2 cups tomato juice
1 cup smooth peanut butter
1 tablespoon sugar (optional)
salt to taste (how much depends on if your tomato juice was salted - I'd start with a 1/2 teaspoon)
1 cup chopped scallions or chives

1.  Saute onions until just translucent.  Stir in fresh ginger.  Add the carrots and saute a couple more minutes.  Mix in the potatoes and stock or water, bring the soup to a boil, and then simmer for about 15 minutes, until the veggies are tender.

2.  In a food processor (or, even better, with an immersion blender - man, I want one of those!), puree the vegetables with the cooking liquid.  Return the puree to a soup pot.  Stir in the tomato juice and peanut butter until smooth.  Reheat gently, stirring often.  Add more water, stock, or tomato juice if a thinner soup is desired.  Taste the soup.  Its sweetness will depend on the sweetness of the carrots and sweet potatoes.  If it's not there naturally add the sugar.  Salt to taste - make sure to add enough.  Serve with tabasco sauce and plenty of chopped scallions or chives on the table.

The Fritters:  I'm on a bit of a fritter kick.  It has something to do with this sack of whole grain cornmeal that's been in the freezer for a while - I've almost used it up!  As I've mentioned, I'm trying to use up the contents of the freezer so that I can defrost it and fill it up again this summer.  Cornmeal mixed with stuff and fried - that's a fritter.  The salmon patties I've been making with canned salmon are basically a fritter.  I was planning to make weed fritters this week.  Sounds weird, huh?  Our local food coop gets fresh spring nettles at this time of year that a local person picks, de-thorns, and brings in.  They are supposed to be very healthy and tasty.  I tried to buy some yesterday, but we've been having such stormy weather that it seems the picker hasn't wanted to pick them lately.  You can also make fritters out of dandelion greens, but they didn't have any of those either, and the little yellow-flowered weeds that fill my yard are some other yellow composite, not dandelions.  A dandelion impersonator, I suppose.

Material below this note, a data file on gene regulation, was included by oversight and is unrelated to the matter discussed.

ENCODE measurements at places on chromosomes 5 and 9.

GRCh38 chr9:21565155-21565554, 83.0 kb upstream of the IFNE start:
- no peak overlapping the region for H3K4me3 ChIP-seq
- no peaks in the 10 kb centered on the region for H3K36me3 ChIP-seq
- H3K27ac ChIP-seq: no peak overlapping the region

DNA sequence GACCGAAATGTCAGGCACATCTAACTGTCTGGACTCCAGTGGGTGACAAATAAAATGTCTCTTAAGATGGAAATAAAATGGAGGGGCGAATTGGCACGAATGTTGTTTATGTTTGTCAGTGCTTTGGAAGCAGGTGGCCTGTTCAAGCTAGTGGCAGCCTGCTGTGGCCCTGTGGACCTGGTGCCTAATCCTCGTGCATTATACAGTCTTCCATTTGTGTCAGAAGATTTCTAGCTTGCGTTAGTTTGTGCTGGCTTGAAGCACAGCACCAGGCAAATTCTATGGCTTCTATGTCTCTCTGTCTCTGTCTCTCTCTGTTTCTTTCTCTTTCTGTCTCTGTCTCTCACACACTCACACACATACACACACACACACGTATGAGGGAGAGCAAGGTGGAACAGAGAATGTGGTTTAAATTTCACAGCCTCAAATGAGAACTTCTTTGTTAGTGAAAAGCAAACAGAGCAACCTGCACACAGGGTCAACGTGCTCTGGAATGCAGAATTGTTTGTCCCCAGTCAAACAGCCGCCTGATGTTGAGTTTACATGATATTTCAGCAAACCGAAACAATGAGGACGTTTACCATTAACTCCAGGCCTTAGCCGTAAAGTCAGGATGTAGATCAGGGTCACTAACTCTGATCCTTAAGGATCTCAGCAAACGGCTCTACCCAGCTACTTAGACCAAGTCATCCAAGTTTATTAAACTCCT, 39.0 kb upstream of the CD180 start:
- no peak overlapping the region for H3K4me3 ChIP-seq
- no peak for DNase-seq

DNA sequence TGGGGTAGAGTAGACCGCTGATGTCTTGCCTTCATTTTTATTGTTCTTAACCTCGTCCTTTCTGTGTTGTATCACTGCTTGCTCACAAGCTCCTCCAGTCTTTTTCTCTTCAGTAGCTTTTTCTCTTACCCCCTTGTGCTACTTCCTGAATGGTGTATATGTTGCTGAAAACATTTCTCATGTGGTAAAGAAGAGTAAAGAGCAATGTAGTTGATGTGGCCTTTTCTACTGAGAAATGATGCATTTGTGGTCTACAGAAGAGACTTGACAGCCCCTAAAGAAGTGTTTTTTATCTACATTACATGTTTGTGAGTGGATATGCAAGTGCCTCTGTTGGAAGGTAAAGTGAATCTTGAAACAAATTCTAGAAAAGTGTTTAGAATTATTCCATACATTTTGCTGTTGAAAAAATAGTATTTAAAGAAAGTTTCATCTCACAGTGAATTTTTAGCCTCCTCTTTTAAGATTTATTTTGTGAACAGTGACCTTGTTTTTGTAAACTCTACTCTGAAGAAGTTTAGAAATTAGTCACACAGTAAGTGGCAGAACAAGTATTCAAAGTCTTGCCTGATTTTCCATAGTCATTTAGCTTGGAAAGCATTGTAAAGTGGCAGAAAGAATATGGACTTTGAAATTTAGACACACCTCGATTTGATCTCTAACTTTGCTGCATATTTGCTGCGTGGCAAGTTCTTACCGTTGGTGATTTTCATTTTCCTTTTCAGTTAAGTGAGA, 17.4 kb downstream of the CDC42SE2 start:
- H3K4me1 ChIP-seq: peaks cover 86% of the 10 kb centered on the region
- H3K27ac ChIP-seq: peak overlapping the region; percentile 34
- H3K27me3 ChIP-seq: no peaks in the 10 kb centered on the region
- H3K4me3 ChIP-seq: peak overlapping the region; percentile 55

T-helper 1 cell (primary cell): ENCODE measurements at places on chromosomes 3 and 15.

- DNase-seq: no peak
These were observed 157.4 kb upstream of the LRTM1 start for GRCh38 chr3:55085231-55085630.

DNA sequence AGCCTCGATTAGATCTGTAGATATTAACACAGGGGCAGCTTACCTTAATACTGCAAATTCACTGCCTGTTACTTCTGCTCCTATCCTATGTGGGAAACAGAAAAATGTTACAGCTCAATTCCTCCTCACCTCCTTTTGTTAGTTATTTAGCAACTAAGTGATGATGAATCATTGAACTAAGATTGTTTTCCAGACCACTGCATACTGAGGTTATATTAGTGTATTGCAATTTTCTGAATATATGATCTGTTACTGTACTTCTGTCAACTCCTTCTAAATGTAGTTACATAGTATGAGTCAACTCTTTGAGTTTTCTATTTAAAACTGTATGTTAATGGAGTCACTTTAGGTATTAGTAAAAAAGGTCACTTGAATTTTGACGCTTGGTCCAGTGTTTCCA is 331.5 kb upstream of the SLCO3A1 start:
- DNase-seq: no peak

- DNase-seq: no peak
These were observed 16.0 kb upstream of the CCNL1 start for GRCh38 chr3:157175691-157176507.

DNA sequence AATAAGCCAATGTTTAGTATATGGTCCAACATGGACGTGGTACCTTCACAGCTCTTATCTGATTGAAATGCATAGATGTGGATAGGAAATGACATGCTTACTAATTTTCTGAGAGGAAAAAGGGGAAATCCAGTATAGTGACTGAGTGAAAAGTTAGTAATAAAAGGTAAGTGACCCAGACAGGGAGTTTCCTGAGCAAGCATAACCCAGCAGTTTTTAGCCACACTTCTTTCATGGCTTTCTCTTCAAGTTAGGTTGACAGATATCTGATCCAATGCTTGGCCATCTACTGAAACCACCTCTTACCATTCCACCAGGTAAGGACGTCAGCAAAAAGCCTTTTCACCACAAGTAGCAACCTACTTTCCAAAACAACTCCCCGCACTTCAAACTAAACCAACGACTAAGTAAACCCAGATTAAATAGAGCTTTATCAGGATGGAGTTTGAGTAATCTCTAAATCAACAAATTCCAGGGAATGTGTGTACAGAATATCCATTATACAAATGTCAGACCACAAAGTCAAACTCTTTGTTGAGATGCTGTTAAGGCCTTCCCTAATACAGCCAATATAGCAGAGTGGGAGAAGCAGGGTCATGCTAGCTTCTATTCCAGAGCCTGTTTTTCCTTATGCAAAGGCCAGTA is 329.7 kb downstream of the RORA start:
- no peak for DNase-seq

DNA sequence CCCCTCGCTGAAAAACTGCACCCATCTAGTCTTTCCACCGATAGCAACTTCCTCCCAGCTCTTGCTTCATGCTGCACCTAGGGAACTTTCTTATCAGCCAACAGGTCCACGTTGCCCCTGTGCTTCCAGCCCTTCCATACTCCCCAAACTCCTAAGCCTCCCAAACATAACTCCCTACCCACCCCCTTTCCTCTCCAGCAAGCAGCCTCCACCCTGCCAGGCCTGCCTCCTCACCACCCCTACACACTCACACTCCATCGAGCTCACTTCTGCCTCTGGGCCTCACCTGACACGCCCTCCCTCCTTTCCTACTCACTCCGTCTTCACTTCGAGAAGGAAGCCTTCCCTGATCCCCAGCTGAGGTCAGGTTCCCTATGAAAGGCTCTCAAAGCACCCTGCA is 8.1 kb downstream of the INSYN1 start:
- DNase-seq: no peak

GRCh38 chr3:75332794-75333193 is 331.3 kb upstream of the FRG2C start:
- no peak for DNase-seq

With the soup, I decided to make African banana fritters.  I found the recipe on RecipeZaar, my favorite online source for recipes.  These are simple as can be (5 ingredients), and delicious.  I rolled them in cinnamon sugar.  Both my kids, neither of whom likes bananas, loved these.

On bananas:  we don't eat a lot of bananas, because, as I said, my kids don't like them, and we do strive to make foods that must be air-freighted from across the globe an occasional treat.  At this time of year, however, there aren't a lot of fruit choices.  The quality of California citrus and kiwis is declining, so I stop buying them.  California strawberries are becoming available, but they're mostly not very good and I always try (and usually fail) to hold out until we get the first really good ones from our CSA in June.  My husband starts complaining that there is not any fruit to pack for his lunch.  When I ignore him, he eventually goes out and buys his own dang bananas.  So there you have it.  I am a banana nazi, but I try not to get "all hard-core psycho" about it (I saw the phrase "all hard-core psycho" on the blog Chile Chews, and it has become part of my internal dialogue ever since.).  What do you get "all hard-core psycho" about?

This post is linked to Pennywise Platter Thursday at The Nourishing Gourmet.

Bookmark and Share